you have been given lots of good answers. Radio transmission and reception is a huge subject

    a good place to start would be the ARRL -- Amateur Radio Handbook
    it will take you through the whole process


    Dave
     
  13. Jan 12, 2017 #12

    sophiecentaur

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    Every piece of metal in the World has currents flowing through it, due to all the radio waves going past it. An antenna (a piece of metal) is designed to 'pick up' waves of a certain range of frequencies, better than others by its shape and size. The currents flowing in the antenna can be filtered off by a number of different receivers, each tuned to a different frequency. An antenna can also be fed by a number of transmitters, each operating on a different channel. The currents flowing in it are quite independent of each other and the antenna ends up radiating each transmitted signal perfectly well. The TV mast that you get your programmes from will have four or five different transmitters, all feeding their signals to you via the same antenna at the top of the mast. The two or three antennae on your wifi router can be transmitting and receiving more than one band at a time.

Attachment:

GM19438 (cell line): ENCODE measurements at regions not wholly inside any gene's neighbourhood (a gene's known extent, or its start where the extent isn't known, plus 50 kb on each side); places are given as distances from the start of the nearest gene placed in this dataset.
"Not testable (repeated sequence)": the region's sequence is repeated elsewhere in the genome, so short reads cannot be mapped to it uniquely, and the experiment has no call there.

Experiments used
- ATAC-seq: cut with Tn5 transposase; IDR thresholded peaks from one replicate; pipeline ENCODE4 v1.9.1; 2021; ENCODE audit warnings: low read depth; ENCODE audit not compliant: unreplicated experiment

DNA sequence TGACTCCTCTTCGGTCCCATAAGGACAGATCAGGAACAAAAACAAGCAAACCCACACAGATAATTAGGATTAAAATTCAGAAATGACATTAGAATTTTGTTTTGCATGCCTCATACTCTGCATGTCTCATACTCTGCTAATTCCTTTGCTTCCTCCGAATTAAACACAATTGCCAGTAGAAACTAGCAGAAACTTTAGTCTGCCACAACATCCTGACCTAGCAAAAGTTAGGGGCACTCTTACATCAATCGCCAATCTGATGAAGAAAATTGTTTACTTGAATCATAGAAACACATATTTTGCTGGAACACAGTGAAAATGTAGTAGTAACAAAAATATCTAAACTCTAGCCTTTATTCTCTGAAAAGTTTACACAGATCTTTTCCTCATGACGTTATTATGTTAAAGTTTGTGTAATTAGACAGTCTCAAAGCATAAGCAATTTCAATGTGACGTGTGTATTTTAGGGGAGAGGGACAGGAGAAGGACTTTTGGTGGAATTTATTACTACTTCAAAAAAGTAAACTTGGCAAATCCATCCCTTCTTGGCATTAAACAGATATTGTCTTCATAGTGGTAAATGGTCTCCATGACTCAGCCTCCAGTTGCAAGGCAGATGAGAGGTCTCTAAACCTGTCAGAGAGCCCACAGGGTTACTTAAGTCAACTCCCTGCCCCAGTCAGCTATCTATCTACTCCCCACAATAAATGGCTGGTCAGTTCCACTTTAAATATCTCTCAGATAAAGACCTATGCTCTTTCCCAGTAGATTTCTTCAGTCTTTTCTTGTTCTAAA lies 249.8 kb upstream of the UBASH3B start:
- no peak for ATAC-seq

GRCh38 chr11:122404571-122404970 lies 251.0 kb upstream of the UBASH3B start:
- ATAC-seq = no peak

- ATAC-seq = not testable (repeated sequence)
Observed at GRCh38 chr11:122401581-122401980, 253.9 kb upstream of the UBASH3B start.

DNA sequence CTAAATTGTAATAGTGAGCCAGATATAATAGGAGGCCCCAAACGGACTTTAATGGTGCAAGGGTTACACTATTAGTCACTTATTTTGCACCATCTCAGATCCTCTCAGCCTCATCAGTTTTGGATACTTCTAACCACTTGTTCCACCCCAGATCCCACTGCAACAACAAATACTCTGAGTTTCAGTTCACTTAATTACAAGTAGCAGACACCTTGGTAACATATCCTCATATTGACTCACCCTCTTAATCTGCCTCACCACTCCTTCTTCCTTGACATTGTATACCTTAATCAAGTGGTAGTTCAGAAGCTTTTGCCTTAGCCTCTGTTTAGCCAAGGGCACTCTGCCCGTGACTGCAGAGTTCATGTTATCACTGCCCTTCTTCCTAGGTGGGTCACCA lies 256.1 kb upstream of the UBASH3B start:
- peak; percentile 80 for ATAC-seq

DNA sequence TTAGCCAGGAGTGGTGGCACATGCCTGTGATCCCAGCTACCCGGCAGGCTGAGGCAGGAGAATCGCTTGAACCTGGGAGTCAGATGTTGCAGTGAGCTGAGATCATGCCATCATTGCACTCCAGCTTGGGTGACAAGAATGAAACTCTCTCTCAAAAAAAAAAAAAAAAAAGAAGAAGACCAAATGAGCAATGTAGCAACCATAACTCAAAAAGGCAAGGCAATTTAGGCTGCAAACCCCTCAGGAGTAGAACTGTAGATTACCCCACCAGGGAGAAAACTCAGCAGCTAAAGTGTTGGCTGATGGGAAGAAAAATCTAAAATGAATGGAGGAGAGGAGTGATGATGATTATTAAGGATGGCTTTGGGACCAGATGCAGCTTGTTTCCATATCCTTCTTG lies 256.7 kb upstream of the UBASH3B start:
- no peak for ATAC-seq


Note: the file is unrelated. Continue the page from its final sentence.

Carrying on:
There is a general principle, called Superposition which says that all the different radio signals can occupy the same bit of space without affecting each other. It obviously applies to the way light behaves. You can look across the room and see something and your friend can look across your line of sight and see something else without either of you affecting the other's vision.
    Superposition requires a 'linear' medium and it doesn't apply in some situations - like in some electronic devices - but it works a treat in antennae, cables and through the air. This is really useful to us!
     
  14. Jan 16, 2017 #13
    Is it possible to catch 2 different signals with one single antenna and then decompose them using a fourier transformation? Also didnt take "telekom" in my grad yet
     
  15. Jan 16, 2017 #14

    sophiecentaur